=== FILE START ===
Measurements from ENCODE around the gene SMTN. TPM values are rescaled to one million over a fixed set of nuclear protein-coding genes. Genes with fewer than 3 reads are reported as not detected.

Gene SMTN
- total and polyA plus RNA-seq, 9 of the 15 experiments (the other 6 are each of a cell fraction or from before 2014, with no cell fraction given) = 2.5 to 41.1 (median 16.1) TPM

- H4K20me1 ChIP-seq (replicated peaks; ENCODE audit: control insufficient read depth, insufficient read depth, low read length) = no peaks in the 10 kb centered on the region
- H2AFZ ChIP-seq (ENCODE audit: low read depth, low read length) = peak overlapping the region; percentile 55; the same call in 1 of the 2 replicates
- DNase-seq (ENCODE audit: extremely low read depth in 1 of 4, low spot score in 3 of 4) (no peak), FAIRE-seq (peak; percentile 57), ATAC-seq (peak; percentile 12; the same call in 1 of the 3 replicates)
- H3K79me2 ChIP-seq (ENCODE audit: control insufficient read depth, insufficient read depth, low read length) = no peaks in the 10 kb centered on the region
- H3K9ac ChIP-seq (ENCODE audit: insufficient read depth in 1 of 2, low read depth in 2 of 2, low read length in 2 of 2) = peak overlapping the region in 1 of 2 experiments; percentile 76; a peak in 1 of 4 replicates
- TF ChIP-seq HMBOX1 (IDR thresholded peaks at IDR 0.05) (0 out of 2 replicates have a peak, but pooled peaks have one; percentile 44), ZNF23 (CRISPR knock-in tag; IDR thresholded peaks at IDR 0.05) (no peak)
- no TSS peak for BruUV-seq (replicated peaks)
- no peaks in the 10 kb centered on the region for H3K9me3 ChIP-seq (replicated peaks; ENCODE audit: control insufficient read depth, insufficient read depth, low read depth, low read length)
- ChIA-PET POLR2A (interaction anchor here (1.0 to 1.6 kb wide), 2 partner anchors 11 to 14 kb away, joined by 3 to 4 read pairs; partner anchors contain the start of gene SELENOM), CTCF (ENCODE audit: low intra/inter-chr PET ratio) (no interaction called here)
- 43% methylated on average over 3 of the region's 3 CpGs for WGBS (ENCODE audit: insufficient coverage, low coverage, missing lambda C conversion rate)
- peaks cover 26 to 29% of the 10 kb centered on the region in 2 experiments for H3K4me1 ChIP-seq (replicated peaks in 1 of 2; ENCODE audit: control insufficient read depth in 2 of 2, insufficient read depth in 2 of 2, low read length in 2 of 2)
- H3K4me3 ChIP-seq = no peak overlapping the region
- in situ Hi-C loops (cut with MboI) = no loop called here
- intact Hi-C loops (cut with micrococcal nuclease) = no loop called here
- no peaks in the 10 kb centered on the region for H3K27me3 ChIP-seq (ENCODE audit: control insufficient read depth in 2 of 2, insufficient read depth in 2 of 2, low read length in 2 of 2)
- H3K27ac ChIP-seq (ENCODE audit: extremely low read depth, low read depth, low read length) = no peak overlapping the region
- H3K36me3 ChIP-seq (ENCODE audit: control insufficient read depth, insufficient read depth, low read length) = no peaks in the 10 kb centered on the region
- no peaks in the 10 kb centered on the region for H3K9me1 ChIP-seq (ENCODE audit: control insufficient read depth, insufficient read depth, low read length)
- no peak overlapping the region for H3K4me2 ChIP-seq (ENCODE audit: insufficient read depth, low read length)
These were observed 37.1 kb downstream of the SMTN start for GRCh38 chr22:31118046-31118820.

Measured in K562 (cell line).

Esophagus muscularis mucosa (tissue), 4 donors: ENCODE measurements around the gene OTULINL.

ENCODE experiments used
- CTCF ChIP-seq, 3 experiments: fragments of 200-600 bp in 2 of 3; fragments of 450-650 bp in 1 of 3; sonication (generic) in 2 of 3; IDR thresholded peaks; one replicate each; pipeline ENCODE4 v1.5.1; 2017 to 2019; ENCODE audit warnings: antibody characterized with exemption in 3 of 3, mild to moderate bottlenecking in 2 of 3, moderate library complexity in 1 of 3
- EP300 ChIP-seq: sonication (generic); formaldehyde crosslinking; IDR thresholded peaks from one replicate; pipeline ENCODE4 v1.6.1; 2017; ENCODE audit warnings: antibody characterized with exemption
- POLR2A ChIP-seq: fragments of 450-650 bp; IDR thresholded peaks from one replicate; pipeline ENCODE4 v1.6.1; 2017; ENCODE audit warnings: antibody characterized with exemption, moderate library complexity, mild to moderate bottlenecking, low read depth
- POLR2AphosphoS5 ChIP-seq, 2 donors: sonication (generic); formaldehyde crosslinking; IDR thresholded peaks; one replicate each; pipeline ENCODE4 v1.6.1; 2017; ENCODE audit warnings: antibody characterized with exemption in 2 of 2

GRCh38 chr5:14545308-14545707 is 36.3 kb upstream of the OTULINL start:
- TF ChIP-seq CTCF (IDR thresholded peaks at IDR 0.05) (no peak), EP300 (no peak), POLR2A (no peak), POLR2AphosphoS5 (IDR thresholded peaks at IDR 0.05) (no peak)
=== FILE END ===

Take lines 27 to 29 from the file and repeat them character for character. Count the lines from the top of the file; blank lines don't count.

- CTCF ChIP-seq, 3 experiments: fragments of 200-600 bp in 2 of 3; fragments of 450-650 bp in 1 of 3; sonication (generic) in 2 of 3; IDR thresholded peaks; one replicate each; pipeline ENCODE4 v1.5.1; 2017 to 2019; ENCODE audit warnings: antibody characterized with exemption in 3 of 3, mild to moderate bottlenecking in 2 of 3, moderate library complexity in 1 of 3
- EP300 ChIP-seq: sonication (generic); formaldehyde crosslinking; IDR thresholded peaks from one replicate; pipeline ENCODE4 v1.6.1; 2017; ENCODE audit warnings: antibody characterized with exemption
- POLR2A ChIP-seq: fragments of 450-650 bp; IDR thresholded peaks from one replicate; pipeline ENCODE4 v1.6.1; 2017; ENCODE audit warnings: antibody characterized with exemption, moderate library complexity, mild to moderate bottlenecking, low read depth